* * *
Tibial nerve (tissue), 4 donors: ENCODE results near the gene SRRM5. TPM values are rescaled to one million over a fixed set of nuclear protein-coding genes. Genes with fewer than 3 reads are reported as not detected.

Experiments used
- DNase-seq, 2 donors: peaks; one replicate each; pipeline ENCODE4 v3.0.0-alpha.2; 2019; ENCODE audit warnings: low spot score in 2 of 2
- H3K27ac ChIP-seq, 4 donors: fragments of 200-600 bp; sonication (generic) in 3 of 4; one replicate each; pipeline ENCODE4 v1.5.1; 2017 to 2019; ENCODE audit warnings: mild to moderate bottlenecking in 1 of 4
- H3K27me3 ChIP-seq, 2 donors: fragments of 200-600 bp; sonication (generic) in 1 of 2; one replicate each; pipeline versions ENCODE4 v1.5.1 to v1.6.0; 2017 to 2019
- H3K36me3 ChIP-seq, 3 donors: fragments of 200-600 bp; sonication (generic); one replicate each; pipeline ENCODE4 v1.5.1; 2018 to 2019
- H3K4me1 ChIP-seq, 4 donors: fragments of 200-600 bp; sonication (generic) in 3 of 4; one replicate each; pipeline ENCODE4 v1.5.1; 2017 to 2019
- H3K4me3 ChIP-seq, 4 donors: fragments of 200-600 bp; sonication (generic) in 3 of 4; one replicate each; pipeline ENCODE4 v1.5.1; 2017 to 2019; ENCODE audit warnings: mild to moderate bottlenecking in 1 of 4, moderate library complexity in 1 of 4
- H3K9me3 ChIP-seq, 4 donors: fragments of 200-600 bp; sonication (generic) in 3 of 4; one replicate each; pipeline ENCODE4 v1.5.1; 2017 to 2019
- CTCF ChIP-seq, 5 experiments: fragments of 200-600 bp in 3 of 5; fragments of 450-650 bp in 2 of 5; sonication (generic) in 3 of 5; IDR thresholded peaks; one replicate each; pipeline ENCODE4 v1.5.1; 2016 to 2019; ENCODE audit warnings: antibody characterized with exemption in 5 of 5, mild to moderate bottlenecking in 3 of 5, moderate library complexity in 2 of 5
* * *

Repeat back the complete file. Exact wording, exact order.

Tibial nerve (tissue), 4 donors: ENCODE results near the gene SRRM5. TPM values are rescaled to one million over a fixed set of nuclear protein-coding genes. Genes with fewer than 3 reads are reported as not detected.

Experiments used
- DNase-seq, 2 donors: peaks; one replicate each; pipeline ENCODE4 v3.0.0-alpha.2; 2019; ENCODE audit warnings: low spot score in 2 of 2
- H3K27ac ChIP-seq, 4 donors: fragments of 200-600 bp; sonication (generic) in 3 of 4; one replicate each; pipeline ENCODE4 v1.5.1; 2017 to 2019; ENCODE audit warnings: mild to moderate bottlenecking in 1 of 4
- H3K27me3 ChIP-seq, 2 donors: fragments of 200-600 bp; sonication (generic) in 1 of 2; one replicate each; pipeline versions ENCODE4 v1.5.1 to v1.6.0; 2017 to 2019
- H3K36me3 ChIP-seq, 3 donors: fragments of 200-600 bp; sonication (generic); one replicate each; pipeline ENCODE4 v1.5.1; 2018 to 2019
- H3K4me1 ChIP-seq, 4 donors: fragments of 200-600 bp; sonication (generic) in 3 of 4; one replicate each; pipeline ENCODE4 v1.5.1; 2017 to 2019
- H3K4me3 ChIP-seq, 4 donors: fragments of 200-600 bp; sonication (generic) in 3 of 4; one replicate each; pipeline ENCODE4 v1.5.1; 2017 to 2019; ENCODE audit warnings: mild to moderate bottlenecking in 1 of 4, moderate library complexity in 1 of 4
- H3K9me3 ChIP-seq, 4 donors: fragments of 200-600 bp; sonication (generic) in 3 of 4; one replicate each; pipeline ENCODE4 v1.5.1; 2017 to 2019
- CTCF ChIP-seq, 5 experiments: fragments of 200-600 bp in 3 of 5; fragments of 450-650 bp in 2 of 5; sonication (generic) in 3 of 5; IDR thresholded peaks; one replicate each; pipeline ENCODE4 v1.5.1; 2016 to 2019; ENCODE audit warnings: antibody characterized with exemption in 5 of 5, mild to moderate bottlenecking in 3 of 5, moderate library complexity in 2 of 5